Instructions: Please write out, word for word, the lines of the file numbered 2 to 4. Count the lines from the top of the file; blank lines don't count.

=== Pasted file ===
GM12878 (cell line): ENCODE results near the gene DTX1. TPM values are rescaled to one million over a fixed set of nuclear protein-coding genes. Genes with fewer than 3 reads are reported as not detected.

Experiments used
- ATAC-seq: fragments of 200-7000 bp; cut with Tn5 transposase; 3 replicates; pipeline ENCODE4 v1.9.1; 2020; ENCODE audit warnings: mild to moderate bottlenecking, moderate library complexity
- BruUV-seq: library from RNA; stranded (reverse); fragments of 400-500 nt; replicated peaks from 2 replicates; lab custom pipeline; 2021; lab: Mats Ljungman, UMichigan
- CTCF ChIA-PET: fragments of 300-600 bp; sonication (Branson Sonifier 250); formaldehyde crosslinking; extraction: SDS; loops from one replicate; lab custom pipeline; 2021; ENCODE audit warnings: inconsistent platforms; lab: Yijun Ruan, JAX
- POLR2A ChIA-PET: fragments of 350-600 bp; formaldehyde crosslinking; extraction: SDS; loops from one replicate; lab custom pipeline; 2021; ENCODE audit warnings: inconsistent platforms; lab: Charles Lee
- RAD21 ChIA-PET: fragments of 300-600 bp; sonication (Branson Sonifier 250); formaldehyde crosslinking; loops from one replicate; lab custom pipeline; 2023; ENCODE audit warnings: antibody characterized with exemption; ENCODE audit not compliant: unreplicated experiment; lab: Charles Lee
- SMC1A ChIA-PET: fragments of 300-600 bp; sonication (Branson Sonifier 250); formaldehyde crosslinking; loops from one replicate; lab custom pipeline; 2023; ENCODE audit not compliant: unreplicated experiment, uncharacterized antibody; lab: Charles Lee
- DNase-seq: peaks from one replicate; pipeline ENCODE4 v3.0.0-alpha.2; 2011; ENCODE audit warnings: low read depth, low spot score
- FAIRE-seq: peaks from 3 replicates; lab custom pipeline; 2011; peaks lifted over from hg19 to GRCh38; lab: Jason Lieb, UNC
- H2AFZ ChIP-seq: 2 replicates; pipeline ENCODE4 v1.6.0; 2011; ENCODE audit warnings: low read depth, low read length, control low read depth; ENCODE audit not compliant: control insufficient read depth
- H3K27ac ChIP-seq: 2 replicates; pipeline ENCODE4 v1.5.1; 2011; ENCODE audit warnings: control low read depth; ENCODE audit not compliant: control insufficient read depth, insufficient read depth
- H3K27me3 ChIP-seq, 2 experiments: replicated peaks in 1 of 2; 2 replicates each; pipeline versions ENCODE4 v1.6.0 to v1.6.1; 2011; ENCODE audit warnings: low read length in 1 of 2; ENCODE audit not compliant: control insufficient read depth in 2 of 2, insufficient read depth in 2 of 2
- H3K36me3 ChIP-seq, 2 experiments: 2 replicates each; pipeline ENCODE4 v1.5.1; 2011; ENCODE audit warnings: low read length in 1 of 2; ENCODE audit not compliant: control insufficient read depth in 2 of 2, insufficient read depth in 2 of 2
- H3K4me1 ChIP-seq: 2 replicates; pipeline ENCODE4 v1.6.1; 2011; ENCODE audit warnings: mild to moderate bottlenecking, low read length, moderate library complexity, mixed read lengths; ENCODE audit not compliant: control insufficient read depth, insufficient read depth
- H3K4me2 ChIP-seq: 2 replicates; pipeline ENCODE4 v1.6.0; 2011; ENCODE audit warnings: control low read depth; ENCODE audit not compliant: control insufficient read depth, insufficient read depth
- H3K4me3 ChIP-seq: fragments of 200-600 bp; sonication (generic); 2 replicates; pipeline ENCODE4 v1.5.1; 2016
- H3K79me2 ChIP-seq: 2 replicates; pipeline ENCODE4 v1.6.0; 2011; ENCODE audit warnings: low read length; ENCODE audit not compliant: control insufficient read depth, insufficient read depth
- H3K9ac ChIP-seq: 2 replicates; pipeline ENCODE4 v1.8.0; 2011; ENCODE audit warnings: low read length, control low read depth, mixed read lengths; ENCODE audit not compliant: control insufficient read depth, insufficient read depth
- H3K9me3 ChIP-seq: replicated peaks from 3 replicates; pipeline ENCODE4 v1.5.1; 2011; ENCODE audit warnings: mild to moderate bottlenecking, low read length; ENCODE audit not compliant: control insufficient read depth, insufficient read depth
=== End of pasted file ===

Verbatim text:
Experiments used
- ATAC-seq: fragments of 200-7000 bp; cut with Tn5 transposase; 3 replicates; pipeline ENCODE4 v1.9.1; 2020; ENCODE audit warnings: mild to moderate bottlenecking, moderate library complexity
- BruUV-seq: library from RNA; stranded (reverse); fragments of 400-500 nt; replicated peaks from 2 replicates; lab custom pipeline; 2021; lab: Mats Ljungman, UMichigan